Greys & Odonis Odonis w/ GREY//WATER & The Great Machine
@ The Casbah, Hamilton
April 9, 2016
Hamilton’s Hess Village is a bit of a toss up depending on your mood, age and your tolerance for newly minted post-secondary alcoholics. In the heart of Hess is The Casbah. An ‘80s-themed mural, old draught taps screwed into the ceiling and some spillover from the aforementioned booze-addled academic crowd populate the Casbah. And fortunately last night, so did Odonis Odonis and Greys.
The local openers GREY//WATER and The Great Machine proved to be good padding for the insanity that followed them. Aside from their unnecessarily punctuated named, GREY//WATER were delightful. The Burlington quintet mixed elements of post-Rock, Shoegaze and that funny little saxophone jingle from a commercial (I think) and gently placed vocalist Charlotte Lee’s breathy, weightless soprano on top. The Great Machine is an adequate, meat-and-potatoes punk rock band, and despite some guitar malfunctions, put on a good show that kept the energy moving.
After the opening acts wrapped up, the room slowly filled with several lights, smoke machines, laptops, MIDI controllers and ostensibly anything else Odonis Odonis could steal from Long & McQuade’s rental section. For the next 45 minutes, the room seemed to expand and contract with every B-horror synthesizer, trudging bassline and insatiable yelp coming out of vocalist Dean Tzenos’ mouth. This band was relentless.
Odonis Odonis lives in a world where EDM artists like Skrillex and Calvin Harris grew up on The Jesus Lizard and Suicide. Where instead of being gifted with turntables and Aphex Twin records for Christmas, they had to make do with Stratocasters and effects pedals. The self-stylized industrial post-gaze outfit envisions electronic music through the grimy, clogged filter of punk, and it does a remarkable job of it.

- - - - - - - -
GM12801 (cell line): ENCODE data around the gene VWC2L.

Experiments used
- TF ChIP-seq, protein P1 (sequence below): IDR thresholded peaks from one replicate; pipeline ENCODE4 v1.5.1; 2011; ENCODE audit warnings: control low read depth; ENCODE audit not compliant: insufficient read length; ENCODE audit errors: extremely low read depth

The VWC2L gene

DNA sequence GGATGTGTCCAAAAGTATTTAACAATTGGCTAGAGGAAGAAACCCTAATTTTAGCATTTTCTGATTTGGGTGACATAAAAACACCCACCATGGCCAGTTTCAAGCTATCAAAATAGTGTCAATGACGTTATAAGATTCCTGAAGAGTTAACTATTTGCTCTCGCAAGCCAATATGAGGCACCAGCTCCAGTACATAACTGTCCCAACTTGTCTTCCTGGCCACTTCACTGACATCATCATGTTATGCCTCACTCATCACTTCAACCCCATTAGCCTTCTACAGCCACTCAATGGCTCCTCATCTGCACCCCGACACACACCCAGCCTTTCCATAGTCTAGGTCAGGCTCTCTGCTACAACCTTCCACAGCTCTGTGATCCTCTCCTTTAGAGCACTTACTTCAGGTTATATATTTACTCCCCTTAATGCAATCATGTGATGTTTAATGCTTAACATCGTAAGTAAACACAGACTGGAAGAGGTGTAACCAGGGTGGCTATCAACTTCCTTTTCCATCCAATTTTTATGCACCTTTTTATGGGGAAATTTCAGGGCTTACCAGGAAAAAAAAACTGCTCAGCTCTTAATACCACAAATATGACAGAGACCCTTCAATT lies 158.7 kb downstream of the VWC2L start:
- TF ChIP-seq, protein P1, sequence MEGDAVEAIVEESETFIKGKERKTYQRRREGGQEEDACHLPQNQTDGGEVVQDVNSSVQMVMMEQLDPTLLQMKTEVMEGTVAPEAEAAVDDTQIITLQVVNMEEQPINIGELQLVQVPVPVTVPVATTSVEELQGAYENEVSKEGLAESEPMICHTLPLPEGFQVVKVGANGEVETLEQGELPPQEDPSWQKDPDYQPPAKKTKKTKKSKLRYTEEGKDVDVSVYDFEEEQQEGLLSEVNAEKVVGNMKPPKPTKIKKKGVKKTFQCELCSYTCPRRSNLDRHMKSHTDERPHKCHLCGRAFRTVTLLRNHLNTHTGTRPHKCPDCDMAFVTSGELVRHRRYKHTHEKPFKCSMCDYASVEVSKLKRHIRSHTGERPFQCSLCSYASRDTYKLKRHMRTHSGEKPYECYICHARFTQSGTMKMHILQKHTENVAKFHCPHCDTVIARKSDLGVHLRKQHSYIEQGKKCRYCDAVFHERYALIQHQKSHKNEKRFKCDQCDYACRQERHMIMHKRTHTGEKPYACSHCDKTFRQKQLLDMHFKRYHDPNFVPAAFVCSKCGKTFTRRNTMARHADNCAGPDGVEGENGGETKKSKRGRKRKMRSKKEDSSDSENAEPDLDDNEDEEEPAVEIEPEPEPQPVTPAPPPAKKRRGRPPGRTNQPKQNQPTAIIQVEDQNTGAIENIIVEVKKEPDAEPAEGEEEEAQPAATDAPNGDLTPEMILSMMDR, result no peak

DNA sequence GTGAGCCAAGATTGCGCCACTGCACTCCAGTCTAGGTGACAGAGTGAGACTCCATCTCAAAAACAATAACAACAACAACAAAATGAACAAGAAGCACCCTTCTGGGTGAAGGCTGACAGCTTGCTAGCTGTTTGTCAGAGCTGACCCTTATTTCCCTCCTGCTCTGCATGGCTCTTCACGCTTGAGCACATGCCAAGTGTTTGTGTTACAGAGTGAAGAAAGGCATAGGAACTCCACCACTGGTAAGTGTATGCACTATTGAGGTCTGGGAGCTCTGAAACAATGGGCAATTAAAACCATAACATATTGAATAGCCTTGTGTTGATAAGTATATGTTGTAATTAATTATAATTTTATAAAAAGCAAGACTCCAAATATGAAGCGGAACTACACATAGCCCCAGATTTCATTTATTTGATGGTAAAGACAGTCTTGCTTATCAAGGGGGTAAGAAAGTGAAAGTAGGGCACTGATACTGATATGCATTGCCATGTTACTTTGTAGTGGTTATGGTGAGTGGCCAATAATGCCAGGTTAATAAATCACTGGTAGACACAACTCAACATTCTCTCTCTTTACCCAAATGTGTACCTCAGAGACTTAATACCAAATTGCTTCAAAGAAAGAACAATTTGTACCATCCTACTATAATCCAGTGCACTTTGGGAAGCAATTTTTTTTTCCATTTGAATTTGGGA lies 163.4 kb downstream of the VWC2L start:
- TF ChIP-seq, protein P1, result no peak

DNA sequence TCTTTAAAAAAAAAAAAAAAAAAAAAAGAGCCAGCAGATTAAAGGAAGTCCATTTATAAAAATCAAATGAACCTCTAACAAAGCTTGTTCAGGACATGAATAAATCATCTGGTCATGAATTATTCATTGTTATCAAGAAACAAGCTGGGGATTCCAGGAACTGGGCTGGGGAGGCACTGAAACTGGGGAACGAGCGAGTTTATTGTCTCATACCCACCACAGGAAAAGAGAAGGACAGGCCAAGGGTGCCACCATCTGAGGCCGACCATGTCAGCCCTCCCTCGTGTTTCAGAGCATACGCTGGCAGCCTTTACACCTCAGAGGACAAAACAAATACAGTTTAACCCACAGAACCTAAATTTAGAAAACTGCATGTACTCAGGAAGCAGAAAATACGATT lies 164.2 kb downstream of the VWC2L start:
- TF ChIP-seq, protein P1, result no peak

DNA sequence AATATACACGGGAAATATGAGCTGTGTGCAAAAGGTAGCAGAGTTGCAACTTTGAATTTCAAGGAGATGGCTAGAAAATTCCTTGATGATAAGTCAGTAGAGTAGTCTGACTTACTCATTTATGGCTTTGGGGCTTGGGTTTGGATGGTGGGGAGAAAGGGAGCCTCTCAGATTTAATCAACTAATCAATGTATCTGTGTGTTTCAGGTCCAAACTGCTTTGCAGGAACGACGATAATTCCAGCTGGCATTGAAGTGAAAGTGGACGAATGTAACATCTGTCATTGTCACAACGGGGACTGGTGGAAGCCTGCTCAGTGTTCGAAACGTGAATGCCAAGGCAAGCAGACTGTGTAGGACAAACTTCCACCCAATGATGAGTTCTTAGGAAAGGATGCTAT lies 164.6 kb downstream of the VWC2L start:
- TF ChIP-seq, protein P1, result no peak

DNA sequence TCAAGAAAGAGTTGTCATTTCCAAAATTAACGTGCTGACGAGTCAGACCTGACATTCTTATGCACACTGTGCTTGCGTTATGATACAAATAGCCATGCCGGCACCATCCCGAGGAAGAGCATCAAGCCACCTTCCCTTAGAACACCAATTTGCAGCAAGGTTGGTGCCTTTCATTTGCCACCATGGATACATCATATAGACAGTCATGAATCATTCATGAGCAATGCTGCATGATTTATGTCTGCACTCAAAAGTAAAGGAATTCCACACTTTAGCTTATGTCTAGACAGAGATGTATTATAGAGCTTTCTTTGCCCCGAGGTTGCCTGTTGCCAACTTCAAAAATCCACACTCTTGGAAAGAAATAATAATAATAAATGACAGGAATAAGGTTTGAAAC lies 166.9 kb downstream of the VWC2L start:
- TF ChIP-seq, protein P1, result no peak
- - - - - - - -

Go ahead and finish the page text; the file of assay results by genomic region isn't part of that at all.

After the smoke cleared, Greys began setting up the stage for a different kind of madness. As a fan of the band, and one that’s seen them live about a half a dozen times, I have a certain set of expectations. And with every new release, every new trick, those expectations are surpassed.
Upon hearing the first two singles off of Greys’ new record, Outer Heaven, I was skeptical. Sure, it was nice to see one of my favourite bands grow into something more nuanced, more mature, but why isn’t he yelling at me anymore? I missed the yelling. Then I got to see Greys perform these songs live. Vocalist Shehzaad Jiwani opened the set with “No Star,” the first single off Outer Heaven, a song about the anxieties that came with being a visible minority in the wake of the terrorist attack at The Bataclan in Paris last fall. And the yelling was there. Not in the same conventional way, and not in the tough-guy hardcore way. Jiwani’s vocals soared over the discordant guitars, imploring, challenging and empathizing with his audience. Greys have graduated from the conductors of unhinged chaos on If Anything into hardened, militant veterans of noise. The band steamrolled through their set as if they weren’t allowed to be there in the first place, and they had to get out before they were caught. Hulking bassist Colin Gillespie swung his guitar around as if a tiny David was trying to take him down with his slingshot, drummer Braeden Craig was tempered, tight and vibrant and guitarist Cam Graham peppered in ruthless feedback and bleep bloop guitar leads that would make Josh Homme blush. To say that Greys are on a roll would be fitting, but at this juncture, it’s starting to look a lot more like a march.
– Marko Woloshyn
(Photography by Andrew Fasken)